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helvick
post Nov 12 2005, 04:20 PM
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QUOTE (The Singing Badger @ Nov 12 2005, 05:00 PM)
If Minerva was released from only 200m, will it eventually drift down to the surface? Or is the asteroid's gravity too negligible even for that?
*

I think the main problem is that if it was released when Hayabusa was ascending it could well be travelling in excess of the escape velocity or at least fast enough to end up in orbit for quite some time rather than travelling on a trajectory that would get it to the surface. If true it's a real pity, Minerva has been the part of the mission I was most looking forward to even if it is technically one of the minor aspects. I'm sure someone here can work out what that might be.
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djellison
post Nov 12 2005, 04:33 PM
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The escape velocity is very low - GUTTING if they managed to fire Minerva off into space sad.gif

I wonder, if perhaps it's just on an odd looping trajectory that may land, but only after some time - how long will Hayabusa get a good relay link to Minerva after leaving Itokawa

Doug
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helvick
post Nov 12 2005, 04:44 PM
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QUOTE (djellison @ Nov 12 2005, 05:33 PM)
I wonder, if perhaps it's just on an odd looping trajectory that may land, but only after some time - how long will Hayabusa get a good relay link to Minerva after leaving Itokawa
*

Does anyone have any information on Minerva's power and radio system? Is there any chance of it staying alive and that DTE communications could be used if it ends up "landing" in a couple of months?
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Rakhir
post Nov 12 2005, 05:33 PM
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QUOTE (helvick @ Nov 12 2005, 06:44 PM)
Does anyone have any information on Minerva's power and radio system? Is there any chance of it staying alive and that DTE communications could be used if it ends up "landing" in a couple of months?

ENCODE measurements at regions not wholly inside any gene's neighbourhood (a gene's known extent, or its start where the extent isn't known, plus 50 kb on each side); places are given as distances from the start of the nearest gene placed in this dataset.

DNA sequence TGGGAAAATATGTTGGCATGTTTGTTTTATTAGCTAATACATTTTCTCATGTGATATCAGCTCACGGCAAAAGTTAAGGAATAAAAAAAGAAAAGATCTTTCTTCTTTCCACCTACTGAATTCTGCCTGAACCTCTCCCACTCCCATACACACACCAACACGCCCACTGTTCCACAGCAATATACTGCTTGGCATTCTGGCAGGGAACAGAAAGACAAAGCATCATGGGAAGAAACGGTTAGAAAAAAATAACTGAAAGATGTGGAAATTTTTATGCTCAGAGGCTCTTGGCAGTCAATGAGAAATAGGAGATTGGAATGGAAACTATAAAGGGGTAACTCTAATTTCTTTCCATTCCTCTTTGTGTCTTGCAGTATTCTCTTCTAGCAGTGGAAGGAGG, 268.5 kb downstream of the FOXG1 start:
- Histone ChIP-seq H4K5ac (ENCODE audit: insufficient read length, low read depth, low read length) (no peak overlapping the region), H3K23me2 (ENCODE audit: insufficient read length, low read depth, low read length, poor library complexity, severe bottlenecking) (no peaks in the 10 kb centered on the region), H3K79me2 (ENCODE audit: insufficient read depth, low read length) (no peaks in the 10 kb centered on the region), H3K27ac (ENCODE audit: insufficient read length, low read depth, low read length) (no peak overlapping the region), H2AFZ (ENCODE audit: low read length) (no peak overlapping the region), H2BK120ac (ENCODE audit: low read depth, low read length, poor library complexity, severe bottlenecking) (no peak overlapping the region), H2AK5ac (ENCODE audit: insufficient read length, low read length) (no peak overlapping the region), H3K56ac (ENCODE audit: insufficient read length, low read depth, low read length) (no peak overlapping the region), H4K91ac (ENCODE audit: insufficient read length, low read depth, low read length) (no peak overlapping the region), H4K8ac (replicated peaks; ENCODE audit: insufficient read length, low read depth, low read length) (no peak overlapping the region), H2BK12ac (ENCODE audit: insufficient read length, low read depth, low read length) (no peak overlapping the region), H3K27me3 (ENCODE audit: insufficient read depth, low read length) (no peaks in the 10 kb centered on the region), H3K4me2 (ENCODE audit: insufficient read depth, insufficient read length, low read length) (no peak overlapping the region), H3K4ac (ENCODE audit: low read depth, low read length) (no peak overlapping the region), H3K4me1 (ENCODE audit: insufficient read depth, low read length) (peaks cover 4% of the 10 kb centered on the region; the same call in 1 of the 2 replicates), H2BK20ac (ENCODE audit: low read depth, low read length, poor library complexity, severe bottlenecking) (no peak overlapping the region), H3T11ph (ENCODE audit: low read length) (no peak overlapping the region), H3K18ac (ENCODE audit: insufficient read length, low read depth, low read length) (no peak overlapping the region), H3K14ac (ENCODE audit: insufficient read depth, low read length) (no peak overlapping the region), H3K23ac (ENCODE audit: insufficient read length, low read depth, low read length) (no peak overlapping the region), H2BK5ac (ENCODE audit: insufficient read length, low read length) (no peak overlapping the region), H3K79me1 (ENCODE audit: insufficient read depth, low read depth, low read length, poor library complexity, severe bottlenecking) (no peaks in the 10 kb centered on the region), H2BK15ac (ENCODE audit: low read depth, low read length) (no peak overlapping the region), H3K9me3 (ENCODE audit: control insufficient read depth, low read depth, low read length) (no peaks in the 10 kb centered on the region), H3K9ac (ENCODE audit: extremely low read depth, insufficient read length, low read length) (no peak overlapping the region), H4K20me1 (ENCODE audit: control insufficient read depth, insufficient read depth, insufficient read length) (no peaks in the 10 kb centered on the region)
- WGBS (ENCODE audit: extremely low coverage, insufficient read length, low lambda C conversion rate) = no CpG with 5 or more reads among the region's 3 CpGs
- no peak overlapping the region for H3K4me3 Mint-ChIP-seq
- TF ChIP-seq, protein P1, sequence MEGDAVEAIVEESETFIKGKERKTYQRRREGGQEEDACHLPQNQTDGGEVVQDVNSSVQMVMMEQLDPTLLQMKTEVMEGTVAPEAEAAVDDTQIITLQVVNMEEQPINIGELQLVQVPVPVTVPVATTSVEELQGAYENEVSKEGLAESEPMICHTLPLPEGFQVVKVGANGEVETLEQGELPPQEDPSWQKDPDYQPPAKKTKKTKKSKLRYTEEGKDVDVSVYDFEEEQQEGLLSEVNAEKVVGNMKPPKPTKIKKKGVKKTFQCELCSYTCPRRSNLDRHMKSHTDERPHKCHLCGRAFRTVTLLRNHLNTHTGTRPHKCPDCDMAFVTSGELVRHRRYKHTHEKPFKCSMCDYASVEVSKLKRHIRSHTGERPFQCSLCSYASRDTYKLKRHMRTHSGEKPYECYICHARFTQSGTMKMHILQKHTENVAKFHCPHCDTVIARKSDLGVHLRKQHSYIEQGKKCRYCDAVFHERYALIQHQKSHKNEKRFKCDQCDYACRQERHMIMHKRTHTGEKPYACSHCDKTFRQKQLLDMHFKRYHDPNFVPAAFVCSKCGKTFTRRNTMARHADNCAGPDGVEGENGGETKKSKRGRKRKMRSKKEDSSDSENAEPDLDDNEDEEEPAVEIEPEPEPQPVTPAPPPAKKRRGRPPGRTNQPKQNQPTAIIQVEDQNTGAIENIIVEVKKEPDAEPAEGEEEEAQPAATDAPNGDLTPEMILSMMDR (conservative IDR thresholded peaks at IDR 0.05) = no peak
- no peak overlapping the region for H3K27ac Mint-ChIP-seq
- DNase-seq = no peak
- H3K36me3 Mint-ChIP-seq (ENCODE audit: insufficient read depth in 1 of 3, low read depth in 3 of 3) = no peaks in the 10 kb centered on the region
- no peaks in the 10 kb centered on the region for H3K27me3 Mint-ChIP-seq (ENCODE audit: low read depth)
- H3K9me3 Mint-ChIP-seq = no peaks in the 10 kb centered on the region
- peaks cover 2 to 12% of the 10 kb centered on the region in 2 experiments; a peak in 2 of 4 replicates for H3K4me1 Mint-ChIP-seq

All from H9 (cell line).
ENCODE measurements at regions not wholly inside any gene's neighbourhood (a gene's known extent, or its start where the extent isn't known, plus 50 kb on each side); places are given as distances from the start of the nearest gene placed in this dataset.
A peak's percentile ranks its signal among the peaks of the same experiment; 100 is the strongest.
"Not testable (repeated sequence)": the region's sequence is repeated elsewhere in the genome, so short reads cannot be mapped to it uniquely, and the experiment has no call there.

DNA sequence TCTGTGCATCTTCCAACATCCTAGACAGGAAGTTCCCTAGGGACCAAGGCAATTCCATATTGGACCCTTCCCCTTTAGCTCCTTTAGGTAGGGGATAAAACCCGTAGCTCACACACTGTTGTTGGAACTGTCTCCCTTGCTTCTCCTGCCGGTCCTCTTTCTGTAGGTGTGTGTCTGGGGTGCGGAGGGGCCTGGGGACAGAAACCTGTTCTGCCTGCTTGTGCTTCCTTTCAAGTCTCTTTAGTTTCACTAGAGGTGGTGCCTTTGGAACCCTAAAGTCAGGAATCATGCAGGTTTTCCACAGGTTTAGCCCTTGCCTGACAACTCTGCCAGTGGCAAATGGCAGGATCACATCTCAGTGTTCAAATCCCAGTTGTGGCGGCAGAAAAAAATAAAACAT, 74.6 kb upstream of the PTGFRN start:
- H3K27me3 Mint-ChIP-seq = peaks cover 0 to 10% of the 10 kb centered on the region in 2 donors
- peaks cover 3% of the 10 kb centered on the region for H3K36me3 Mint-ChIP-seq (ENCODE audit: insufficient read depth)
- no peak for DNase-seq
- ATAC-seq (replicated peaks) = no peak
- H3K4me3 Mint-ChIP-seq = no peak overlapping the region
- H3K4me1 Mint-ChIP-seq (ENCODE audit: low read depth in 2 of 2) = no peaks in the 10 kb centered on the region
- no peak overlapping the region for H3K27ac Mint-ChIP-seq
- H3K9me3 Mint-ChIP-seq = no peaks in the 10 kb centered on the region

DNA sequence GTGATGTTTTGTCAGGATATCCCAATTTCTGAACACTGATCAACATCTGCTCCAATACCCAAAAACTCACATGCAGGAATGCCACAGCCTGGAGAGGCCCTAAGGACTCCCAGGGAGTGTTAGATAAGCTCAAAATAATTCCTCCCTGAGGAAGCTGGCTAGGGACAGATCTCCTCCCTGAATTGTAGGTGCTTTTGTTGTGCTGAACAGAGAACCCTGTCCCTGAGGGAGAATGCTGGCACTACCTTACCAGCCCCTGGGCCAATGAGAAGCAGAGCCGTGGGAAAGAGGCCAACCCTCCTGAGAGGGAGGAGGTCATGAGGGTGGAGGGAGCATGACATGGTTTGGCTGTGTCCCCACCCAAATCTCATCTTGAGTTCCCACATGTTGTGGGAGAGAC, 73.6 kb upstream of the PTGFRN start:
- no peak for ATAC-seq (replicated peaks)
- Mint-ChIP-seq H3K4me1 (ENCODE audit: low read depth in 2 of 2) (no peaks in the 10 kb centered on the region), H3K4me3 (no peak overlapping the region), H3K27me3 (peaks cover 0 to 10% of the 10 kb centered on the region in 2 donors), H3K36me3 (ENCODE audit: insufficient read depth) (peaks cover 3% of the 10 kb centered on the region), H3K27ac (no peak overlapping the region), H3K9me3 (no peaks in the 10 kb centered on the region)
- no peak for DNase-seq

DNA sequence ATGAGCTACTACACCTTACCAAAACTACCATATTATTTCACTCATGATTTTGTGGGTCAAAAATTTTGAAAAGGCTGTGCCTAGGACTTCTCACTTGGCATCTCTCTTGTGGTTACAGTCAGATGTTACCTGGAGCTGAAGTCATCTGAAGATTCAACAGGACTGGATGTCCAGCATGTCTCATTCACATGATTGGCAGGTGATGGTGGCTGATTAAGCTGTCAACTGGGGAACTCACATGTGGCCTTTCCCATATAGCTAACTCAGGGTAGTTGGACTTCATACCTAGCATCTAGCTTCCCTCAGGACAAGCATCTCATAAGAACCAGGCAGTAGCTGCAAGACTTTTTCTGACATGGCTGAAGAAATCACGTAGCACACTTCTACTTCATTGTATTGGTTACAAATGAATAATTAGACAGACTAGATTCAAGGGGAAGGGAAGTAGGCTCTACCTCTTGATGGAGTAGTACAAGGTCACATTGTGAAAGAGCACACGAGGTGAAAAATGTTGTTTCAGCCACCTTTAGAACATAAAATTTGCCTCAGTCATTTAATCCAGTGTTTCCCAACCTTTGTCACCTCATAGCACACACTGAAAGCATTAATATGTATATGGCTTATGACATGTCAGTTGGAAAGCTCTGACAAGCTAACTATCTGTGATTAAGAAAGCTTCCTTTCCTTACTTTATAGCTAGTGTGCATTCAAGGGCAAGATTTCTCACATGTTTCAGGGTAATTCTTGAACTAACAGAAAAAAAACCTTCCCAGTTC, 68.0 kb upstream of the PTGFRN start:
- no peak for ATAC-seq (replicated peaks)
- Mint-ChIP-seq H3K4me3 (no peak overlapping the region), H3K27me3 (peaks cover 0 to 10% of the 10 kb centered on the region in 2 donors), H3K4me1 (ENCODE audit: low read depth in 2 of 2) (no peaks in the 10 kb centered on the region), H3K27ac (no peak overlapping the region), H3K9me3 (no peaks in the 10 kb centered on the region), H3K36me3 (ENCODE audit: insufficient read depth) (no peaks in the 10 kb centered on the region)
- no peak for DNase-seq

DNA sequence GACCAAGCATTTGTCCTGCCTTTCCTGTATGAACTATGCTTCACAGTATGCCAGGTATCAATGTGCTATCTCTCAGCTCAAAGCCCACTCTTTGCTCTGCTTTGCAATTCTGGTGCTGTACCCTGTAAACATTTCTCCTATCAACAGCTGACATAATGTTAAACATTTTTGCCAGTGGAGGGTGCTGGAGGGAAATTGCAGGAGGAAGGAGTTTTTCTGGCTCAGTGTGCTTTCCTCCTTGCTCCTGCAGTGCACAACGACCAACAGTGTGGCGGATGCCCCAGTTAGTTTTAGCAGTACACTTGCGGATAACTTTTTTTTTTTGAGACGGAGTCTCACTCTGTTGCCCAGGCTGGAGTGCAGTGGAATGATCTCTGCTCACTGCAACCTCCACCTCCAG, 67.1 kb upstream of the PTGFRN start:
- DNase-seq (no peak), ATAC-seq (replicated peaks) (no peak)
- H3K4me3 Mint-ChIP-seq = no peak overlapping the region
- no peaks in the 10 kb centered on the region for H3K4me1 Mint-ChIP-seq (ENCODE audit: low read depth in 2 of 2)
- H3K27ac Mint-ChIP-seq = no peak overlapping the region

*


Minerva is powered by solar cells (between 1.6 V and 2.2 W at 1 AU).
Minerva minimal life objective is at least 72h but it could last more.

Minerva transmitter was only designed to communicate with Hayabusa (9600 bps) at about 20 km max.

Rakhir
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RNeuhaus
post Nov 12 2005, 05:51 PM
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QUOTE (djellison @ Nov 11 2005, 08:35 PM)

From here, it is impossible to locate the URL of Hayabusa's descending media. Is possible that you save it and post it on the www.unmannedspaceflight.com? sad.gif

Rodolfo
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djellison
post Nov 12 2005, 05:57 PM
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Unfortunately, it's streaming - so not easily saveable.

To be honest, it wasnt worth watching anyway - a lot lot more info just refreshing the webpage every now and again instead.

Doug
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Rakhir
post Nov 12 2005, 06:42 PM
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I am surprised that the software driving the release of Minerva did not include any control to prevent the loss of the rover if some target conditions are not met. huh.gif

Ex : target range of altitude and vertical speed, tolerance on Hayabusa attitude compared to Itokawa surface or abort of the release during an ascent phase.

Rakhir
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Sym05
post Nov 12 2005, 06:53 PM
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Babelfish translation of:
http://5thstar.air-nifty.com/blog/2005/11/post_3a7f.html

http://world.altavista.com/babelfish/trurl...fpost_3a7f.html

Minerva it does not land, mad.gif
12th 3:8 PM in, JAXA/ISAS is quick from the ground the ぶ, directing command of Minerva discharge, it transmitted, but it is quick 16 minutes later the ぶ, receiving command, when discharging Minerva, it is quick the ぶ, changing to rise, as for Minerva the pattern which does not land to イトカワ. Don't you think? the ざ it is, it is! !